Are drivers causing a stall in the bid to increase car sharing?

Are drivers causing a stall in the bid to increase car sharing 30th November 2015

In order to battle climate change and make sure the nation is moving towards a greener future, the last few years has seen a rise in the number of companies nationwide encouraging car sharing between employees. But is this being hampered by bad habits behind the wheel? 

According to the BBC's survey of 2,000 motorists, only 28 per cent of people said they have tried car sharing at some point. 

However, only 18 per cent then went on to say they car share on a daily basis, showing that many are actually put off the idea, and that the UK will likely fall well short of a target to have a million car sharers nationwide by 2020.

Incompatible habits behind the wheel, the BBC said, are to blame for many people being turned off to car sharing. The main issue that people face is bad or dangerous driving, with 51 per cent saying the way someone else drives has made them not want to share a car with them. 

Other things that turn people off car sharing include bad wind, which most people would see as completely unacceptable. However, there are also trivial issues stopping people from car sharing. This includes the likes of simply not getting on with the other person or having nothing to talk about, and the battle for car stereo control, with one party not impressed by the music the other chooses to play on the way to work.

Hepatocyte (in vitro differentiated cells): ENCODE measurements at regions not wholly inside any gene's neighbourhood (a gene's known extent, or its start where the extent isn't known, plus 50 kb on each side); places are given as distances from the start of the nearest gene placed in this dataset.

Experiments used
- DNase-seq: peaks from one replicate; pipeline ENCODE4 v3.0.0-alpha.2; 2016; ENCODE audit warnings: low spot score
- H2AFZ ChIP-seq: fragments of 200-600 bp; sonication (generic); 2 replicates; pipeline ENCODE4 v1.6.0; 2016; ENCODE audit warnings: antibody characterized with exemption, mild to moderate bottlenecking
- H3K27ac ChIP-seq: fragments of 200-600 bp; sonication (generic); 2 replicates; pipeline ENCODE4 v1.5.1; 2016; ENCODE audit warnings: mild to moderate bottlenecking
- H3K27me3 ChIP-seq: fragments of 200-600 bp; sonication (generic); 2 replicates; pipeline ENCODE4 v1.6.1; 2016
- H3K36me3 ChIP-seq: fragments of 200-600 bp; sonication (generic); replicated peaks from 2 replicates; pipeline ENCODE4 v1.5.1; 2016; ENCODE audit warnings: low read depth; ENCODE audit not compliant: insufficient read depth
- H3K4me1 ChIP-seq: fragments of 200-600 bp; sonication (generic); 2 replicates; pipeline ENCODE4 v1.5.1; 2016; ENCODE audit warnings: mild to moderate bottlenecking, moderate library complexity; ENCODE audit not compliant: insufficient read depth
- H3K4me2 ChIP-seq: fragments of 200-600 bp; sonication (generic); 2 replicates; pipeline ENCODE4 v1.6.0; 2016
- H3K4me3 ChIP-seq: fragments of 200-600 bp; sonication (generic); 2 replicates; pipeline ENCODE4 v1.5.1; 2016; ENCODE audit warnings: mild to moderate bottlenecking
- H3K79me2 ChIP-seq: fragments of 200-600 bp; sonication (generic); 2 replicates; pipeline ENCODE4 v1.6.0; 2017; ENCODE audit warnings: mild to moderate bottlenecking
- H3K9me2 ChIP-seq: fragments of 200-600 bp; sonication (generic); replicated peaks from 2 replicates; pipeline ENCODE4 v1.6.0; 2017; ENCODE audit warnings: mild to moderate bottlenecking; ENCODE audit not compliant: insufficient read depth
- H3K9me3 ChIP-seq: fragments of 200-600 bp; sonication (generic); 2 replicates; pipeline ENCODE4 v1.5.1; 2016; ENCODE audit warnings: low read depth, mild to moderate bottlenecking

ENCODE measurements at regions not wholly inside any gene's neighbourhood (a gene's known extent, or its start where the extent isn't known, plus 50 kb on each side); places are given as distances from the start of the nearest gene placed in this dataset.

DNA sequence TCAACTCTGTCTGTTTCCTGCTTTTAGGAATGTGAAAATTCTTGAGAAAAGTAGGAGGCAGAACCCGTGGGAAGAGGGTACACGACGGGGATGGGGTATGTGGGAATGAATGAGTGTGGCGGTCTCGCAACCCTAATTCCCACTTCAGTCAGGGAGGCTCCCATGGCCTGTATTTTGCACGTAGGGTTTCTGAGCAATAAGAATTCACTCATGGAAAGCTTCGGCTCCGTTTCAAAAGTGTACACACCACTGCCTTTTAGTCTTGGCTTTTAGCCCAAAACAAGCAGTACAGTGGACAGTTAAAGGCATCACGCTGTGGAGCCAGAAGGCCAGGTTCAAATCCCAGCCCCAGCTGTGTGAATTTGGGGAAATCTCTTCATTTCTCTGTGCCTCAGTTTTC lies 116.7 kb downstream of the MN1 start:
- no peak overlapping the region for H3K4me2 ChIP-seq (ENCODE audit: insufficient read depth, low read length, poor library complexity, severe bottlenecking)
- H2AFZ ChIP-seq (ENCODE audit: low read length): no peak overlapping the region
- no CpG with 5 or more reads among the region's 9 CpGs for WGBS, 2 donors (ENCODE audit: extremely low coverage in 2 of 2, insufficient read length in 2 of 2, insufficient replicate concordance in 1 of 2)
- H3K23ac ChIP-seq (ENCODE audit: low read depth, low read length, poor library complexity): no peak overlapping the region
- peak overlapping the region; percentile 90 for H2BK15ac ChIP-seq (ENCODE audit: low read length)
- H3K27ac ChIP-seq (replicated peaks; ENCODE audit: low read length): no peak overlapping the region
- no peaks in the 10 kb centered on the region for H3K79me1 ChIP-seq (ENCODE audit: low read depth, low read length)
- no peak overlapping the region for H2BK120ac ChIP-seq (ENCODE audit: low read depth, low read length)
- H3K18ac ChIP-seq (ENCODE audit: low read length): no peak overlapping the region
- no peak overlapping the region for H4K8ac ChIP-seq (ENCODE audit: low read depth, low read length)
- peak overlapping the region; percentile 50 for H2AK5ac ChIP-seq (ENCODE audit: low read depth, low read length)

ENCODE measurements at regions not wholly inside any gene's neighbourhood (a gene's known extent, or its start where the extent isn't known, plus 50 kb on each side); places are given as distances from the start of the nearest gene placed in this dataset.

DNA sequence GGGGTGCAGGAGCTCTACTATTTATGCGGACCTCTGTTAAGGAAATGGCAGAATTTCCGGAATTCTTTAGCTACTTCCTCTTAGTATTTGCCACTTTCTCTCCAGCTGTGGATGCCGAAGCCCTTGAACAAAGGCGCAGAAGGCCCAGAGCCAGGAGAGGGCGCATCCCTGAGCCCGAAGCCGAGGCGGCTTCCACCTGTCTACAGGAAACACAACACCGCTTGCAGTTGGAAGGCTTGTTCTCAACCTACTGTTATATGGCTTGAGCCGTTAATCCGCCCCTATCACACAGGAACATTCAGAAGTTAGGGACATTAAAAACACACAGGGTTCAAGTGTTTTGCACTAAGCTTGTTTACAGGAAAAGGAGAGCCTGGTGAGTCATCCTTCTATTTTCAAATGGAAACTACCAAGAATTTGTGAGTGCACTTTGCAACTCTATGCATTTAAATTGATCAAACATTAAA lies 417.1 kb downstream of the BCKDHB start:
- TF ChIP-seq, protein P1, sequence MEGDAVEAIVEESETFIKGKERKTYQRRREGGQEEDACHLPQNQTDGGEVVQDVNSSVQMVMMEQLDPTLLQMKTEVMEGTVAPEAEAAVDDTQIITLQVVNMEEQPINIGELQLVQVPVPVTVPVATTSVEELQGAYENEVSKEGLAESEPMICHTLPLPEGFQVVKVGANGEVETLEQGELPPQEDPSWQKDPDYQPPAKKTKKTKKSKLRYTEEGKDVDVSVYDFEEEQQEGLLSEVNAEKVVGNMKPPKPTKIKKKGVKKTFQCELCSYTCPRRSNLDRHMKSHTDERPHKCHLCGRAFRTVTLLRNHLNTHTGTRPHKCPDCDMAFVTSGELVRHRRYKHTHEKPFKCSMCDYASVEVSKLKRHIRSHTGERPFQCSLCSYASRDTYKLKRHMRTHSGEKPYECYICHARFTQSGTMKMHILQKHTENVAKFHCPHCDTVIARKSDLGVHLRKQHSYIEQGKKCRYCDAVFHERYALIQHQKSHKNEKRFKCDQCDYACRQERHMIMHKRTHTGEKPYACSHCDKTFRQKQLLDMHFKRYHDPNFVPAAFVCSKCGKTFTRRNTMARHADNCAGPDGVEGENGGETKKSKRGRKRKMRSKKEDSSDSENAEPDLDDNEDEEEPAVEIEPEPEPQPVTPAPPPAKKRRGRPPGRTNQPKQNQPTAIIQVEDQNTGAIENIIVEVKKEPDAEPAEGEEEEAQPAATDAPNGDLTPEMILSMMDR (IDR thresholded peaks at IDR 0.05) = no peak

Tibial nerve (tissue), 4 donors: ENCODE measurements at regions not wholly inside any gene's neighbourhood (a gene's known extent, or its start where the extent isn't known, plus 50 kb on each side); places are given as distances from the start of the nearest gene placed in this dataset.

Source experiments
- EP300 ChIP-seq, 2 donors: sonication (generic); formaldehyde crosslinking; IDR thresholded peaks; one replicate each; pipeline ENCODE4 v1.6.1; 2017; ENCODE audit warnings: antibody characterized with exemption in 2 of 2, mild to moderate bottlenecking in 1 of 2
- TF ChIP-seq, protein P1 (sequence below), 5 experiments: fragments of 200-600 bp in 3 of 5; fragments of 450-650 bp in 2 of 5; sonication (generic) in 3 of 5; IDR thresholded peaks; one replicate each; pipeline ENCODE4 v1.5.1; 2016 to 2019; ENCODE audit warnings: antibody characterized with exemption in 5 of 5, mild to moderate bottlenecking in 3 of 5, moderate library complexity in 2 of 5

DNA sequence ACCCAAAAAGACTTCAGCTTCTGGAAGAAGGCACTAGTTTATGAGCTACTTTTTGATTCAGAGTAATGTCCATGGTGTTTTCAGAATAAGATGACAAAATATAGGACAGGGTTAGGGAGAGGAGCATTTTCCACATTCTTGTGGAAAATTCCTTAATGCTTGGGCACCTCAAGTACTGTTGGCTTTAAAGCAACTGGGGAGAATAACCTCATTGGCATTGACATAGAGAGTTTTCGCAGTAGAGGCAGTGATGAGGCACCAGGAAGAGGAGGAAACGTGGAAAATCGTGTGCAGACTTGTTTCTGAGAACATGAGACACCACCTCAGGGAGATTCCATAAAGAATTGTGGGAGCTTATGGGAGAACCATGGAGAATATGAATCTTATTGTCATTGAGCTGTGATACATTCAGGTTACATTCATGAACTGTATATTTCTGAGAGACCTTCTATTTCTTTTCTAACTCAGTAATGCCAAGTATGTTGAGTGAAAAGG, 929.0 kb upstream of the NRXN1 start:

So how could the car sharing revolution actually become a reality in the UK? There are a number of steps that can be taken to make this happen, whether it be the Policy Exchange think-tank's idea that drivers simply need to be offered road tax breaks if sharing the commute, or simply increasing the flow of information that shows the benefits for the environment of car sharing daily. 

Posted by Danielle Barge